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Janet Yellen heads to China, seeking to ease tensions between the two economic powers

Treasury Secretary Janet Yellen testifies before the House Financial Services Committee on Capitol Hill in Washington, D.C., on June 13, 2023. Yellen is traveling to China amid tensions over a number of issues including Taiwan.
Kevin Dietsch
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Treasury Secretary Janet Yellen testifies before the House Financial Services Committee on Capitol Hill in Washington, D.C., on June 13, 2023. Yellen is traveling to China amid tensions over a number of issues including Taiwan.

Treasury Secretary Janet Yellen is on her way to Beijing for talks with her Chinese counterparts at a tense time for the two countries, with tit-for-tat trade restrictions and rising strategic frictions around Taiwan and the South China Sea.

Treasury officials say they don't expect any diplomatic breakthroughs from Yellen's trip, which will also include meetings with Chinese citizens and U.S. business leaders in Beijing. She's due to be in China from July 6-9.

But the secretary hopes to forge stronger communications with China's new economic leaders in an effort to avoid an deeper souring of relations between the world's two biggest economies. Her visit — her first to China as Treasury Secretary — comes less than three weeks after Secretary of State Antony Blinken visited Beijing.

This week, China announced new limits on exports of key minerals used in making semiconductors and solar panels. The Chinese Commerce Ministry described the move as an effort to promote national security.

It could also be seen as retaliation for export limits the U.S. has directed at China. The Biden administration has restricted the sale of advanced computer chips to China, and according to The Wall Street Journal, it's considering limiting China's access to U.S.-based cloud computing services.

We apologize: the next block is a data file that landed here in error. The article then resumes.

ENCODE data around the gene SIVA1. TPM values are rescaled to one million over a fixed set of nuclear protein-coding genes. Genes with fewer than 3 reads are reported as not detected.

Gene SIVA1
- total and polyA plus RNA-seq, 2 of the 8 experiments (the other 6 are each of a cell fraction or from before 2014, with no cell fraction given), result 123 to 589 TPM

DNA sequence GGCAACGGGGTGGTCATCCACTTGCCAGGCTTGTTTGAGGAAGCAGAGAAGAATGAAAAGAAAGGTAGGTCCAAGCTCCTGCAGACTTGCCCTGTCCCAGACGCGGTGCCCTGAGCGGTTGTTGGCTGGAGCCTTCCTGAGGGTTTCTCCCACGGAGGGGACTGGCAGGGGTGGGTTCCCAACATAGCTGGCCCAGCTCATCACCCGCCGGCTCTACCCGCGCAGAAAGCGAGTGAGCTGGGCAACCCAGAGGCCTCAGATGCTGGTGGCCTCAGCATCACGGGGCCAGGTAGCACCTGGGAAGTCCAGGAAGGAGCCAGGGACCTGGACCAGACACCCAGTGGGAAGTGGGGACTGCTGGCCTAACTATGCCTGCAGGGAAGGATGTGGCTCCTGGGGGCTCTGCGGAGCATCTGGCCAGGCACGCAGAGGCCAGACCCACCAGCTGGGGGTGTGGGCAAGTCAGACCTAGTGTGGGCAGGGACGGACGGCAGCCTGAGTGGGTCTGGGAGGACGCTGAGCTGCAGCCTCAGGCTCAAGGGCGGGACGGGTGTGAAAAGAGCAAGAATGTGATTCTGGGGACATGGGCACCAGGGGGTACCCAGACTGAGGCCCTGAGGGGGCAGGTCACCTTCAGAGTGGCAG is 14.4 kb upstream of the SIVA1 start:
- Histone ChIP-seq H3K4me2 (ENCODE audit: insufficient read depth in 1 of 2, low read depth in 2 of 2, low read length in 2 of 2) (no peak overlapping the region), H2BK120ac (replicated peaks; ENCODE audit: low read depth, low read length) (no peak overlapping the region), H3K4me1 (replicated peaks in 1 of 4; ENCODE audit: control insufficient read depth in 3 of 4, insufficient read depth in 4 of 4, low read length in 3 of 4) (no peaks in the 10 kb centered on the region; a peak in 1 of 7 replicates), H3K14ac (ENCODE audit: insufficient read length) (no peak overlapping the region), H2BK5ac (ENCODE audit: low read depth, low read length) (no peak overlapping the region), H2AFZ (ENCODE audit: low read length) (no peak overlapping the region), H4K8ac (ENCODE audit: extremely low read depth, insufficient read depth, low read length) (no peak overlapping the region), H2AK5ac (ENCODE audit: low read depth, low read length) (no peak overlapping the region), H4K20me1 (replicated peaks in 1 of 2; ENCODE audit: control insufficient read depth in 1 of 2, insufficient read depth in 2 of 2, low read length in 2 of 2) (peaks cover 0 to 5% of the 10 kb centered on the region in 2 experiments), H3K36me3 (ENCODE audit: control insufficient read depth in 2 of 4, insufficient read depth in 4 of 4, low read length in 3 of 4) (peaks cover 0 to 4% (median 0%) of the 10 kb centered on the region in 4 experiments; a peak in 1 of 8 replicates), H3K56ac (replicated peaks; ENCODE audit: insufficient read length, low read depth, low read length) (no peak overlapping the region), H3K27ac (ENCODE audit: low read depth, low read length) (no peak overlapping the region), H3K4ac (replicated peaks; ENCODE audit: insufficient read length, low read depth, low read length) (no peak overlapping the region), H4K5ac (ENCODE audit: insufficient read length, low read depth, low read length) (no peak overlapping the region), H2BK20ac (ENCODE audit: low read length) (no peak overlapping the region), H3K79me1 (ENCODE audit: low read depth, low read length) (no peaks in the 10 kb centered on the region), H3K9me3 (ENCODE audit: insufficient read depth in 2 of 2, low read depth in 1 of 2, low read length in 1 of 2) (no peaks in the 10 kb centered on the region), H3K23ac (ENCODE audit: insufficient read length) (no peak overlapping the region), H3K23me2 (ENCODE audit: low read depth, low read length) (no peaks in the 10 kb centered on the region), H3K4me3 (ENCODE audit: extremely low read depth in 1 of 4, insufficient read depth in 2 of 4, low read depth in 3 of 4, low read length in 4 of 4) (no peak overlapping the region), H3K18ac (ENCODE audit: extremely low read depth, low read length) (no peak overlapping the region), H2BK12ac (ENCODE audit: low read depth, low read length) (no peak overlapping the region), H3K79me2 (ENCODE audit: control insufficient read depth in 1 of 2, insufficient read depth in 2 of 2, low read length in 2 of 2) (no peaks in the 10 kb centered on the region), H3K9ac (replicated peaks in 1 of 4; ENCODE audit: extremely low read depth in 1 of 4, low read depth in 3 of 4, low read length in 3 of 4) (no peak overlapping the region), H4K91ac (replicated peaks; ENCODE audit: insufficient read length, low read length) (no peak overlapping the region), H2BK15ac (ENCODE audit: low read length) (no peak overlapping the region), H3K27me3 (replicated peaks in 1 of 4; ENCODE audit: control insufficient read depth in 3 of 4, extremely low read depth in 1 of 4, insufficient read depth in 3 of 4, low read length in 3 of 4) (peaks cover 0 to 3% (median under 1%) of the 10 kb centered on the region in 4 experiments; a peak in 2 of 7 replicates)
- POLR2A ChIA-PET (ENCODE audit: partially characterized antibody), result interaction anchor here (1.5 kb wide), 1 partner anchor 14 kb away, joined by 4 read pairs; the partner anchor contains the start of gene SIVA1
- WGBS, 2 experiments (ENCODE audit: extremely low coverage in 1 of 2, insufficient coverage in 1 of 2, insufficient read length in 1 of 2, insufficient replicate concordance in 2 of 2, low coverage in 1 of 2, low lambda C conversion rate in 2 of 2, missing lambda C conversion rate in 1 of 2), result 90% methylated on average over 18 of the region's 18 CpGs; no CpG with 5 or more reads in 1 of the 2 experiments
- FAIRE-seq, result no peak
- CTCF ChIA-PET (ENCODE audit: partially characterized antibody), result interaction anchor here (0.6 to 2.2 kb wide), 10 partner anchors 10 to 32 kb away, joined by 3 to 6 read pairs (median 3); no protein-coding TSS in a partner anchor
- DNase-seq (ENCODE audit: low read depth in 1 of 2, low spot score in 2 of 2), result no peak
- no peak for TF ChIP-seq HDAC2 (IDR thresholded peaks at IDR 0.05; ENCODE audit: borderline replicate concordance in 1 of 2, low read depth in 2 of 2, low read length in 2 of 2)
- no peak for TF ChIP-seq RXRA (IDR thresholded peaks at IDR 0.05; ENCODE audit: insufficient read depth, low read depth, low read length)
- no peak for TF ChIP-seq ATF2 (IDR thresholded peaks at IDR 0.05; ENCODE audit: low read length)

Relations between the two countries have also been strained by close calls between U.S. and Chinese warships and the flight of a Chinese spy balloon over the U.S.

Working with China

Within the administration, Yellen has adopted a less confrontational approach to China.

While she has defended efforts to keep high-tech tools out of the hands of the Chinese military and cultivate backup supply lines in other countries, Yellen insists the U.S. is not trying to sever economic ties with China altogether.

"A full separation of our economies would be disastrous for both countries," Yellen said in a speech in April. "It would be destabilizing for the rest of the world."

Yellen and former Chinese vice-premier Liu He pose for a picture ahead of their meeting in Zurich on January 18, 2023. The relationship between China and the U.S. has soured over issues including frictions around Taiwan and the South China Sea.
Sebastien Bozon / AFP via Getty Images
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AFP via Getty Images
Yellen and former Chinese vice-premier Liu He pose for a picture ahead of their meeting in Zurich on Jan. 18, 2023. The relationship between China and the U.S. has soured over issues including frictions around Taiwan and the South China Sea.

China is the third-largest trading partner for the U.S., with nearly $691 billion in goods traded between the two countries last year.

That said, Treasury officials insist that Yellen will not shy away from raising complaints about China's human rights record or trading practices that the U.S. sees as unfair.

"China and the United States can and need to find a way to live together and share in global prosperity," Yellen said in her April speech. "We can acknowledge our differences, defend our own interests, and compete fairly."

Treasury officials say turnover in the top ranks of China's economic leadership make this an opportune time to re-establish communication channels.

Yellen is also expected to discuss potential cooperation between the U.S. and China on global challenges such as climate change and the debt burden facing poor countries.

Copyright 2023 NPR. To see more, visit https://www.npr.org.

Scott Horsley
Scott Horsley is NPR's Chief Economics Correspondent. He reports on ups and downs in the national economy as well as fault lines between booming and busting communities.
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